The European Union underwent a years-long political discussion to introduce a mandatory human rights and environmental due diligence framework. The final votes to pass the law in question, the Corporate Sustainability Due Diligence Directive (CSDDD), are underway. After the European Council and Parliament agreed on a final text in December 2023, Germany announced in January 2024 that it would abstain from the vote, threatening the law’s passing. The European institutions went back into discussions, which led to a new, significantly watereddown, version of the legislative text. In April 2024, this new text was passed by the European Parliament, and the final vote in the Council is scheduled for the end of May, after which the CSDDD can finally become a law.

We have been and are working hard to not let these efforts fail. We’ve already witnessed some European countries—including Austria, Denmark, France, Germany, Italy, the Netherlands, Norway, and Switzerland—advance domestic laws embedding elements of human rights due diligence.5Germany’s Act on Corporate Due Diligence Obligations in Supply Chains (Lieferkettengesetz) came into force in January 2023, requires companies to actively monitor their international supply chains to uphold human rights and environmental standards, mitigating risks such as forced labor and environmental harm. It applies to to companies with at least 1,000 employees in Germany.6In 2020, we witnessed the narrow defeat of the Swiss Responsible Business Initiative by public vote, which shows just how important it is that we all understand, share, and build public support for mandatory human rights due diligence.7

If we make our expectations clear, we can further build on these steps to achieve robust and comprehensive legislation that helps ensure businesses do not t conducted at the expense of human rights violations and the exploitation of workers. We know several major companies and investors – with assets over US 4.2 trillion – publicly back mandatory human rights due diligence. 89

As one survivor-activist explained, “We’ll never be free as long as the existence of forced labor continues to be treated as an unfortunate reality of globalization.”

“My life matters more than the shoes I made. My fellow survivors matter more than the phones, chocolate, clothing, and steel they produce. But the law doesn’t insist on that now. When the law doesn’t insist, the lure of the quick and cheap takes over.”

Now is the time to act.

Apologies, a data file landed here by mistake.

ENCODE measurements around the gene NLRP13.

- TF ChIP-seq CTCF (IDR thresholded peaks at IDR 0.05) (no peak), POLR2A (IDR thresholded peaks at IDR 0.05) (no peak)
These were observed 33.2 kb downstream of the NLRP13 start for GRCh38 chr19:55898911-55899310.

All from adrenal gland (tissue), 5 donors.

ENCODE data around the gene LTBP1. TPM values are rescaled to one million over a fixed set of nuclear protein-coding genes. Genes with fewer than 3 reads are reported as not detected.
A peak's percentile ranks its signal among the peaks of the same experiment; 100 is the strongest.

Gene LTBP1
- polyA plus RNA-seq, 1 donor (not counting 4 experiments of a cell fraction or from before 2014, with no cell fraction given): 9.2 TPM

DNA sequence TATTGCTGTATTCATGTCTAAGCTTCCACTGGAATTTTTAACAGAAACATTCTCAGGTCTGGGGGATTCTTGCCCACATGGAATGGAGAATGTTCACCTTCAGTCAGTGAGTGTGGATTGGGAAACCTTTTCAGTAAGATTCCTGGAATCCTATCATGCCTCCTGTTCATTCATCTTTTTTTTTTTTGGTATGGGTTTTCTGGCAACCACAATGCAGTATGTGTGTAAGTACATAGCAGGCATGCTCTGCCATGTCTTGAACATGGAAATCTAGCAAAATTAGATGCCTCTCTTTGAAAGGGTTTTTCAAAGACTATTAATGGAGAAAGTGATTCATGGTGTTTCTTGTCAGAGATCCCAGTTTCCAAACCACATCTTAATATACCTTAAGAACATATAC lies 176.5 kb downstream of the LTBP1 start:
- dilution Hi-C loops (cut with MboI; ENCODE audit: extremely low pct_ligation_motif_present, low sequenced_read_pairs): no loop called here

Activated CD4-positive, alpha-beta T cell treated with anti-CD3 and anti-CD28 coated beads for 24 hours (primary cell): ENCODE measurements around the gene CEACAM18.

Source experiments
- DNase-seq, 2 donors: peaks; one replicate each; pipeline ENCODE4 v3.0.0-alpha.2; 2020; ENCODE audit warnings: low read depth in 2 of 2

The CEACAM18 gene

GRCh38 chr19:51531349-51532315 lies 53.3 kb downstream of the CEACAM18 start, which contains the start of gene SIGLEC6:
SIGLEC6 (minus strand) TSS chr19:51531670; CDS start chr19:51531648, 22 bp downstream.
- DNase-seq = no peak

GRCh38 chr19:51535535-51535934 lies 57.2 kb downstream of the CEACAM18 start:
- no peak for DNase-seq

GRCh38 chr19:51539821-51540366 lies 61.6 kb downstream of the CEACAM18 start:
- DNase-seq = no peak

Sign our petition in support of strong, mandatory human rights due diligence legislation in the U.S., U.K., and E.U. As large markets for the global industry, their passage will help address human rights and environmental violations around the world, sending a clear signal to the private and public sectors that they will be held accountable for failing to prevent modern slavery and human rights abuses in their supply chains.

  • May 24, 2024: The CSDDD has finally been passed into law in the European Union! Member states now have two years to harmonize it into their national laws. Unfortunately, Germany abstained from the vote, despite our advocacy efforts.

  • April 24, 2024: The European Parliament adopted the CSDDD with 374 votes in favor, 235 against, and 19 abstentions. There are two more votes in the Council before it finally becomes a law.

  • March 25, 2024: After extensive negotiations and a near-failure to be passed, the COREPER and the JURI finally passed the CSDDD – but it comes with a significantly smaller scope.

  • February 28, 2024: Despite strong advocacy efforts, a vote in the E.U. Council failed to pass the CSDDD. Negotiations now resume in an attempt to find a compromise that will pass.

  • Dec 10, 2020: Campaign Launches

Chip in and help end modern slavery once and for all.


Freedom United is interested in hearing from our community and welcomes relevant, informed comments, advice, and insights that advance the conversation around our campaigns and advocacy. We value inclusivity and respect within our community. To be approved, your comments should be civil.

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Theresa Kardos
Theresa Kardos
4 months ago

We are in the 21st century. Doing business should NOT require any form of slavery or forced labor or environmental practices that harm the Earth. I hope that the US, UK and EU will support this legislation, and other nations will follow.

Freedom United
5 months ago
Reply to  Keven McGinn

Hi Keven, please could you expand on what you mean by ‘the “inclusivity” and “xenophobia” bit’ in the campaign and the ‘red flags’? It sounds like you are actually referring to our discussion/ comment policy.

Julian Oram
Julian Oram
5 months ago

This legislation is absolutely crucial for the EU to fulfil its international obligations on Indigenous Peoples’ rights, environmental standards, and living income for farmers and workers around the world who feed supply chains linked to the consumption of goods in Europe. Any country thinking of voting against or abstaining from an agreement that’s already gone through the correct EU process of agreeing a Directive will be complicit in fuelling environmental destruction and human rights abuses

David McArthur
David McArthur
5 months ago

Slavery in any form is inhumane. Life is for everyone.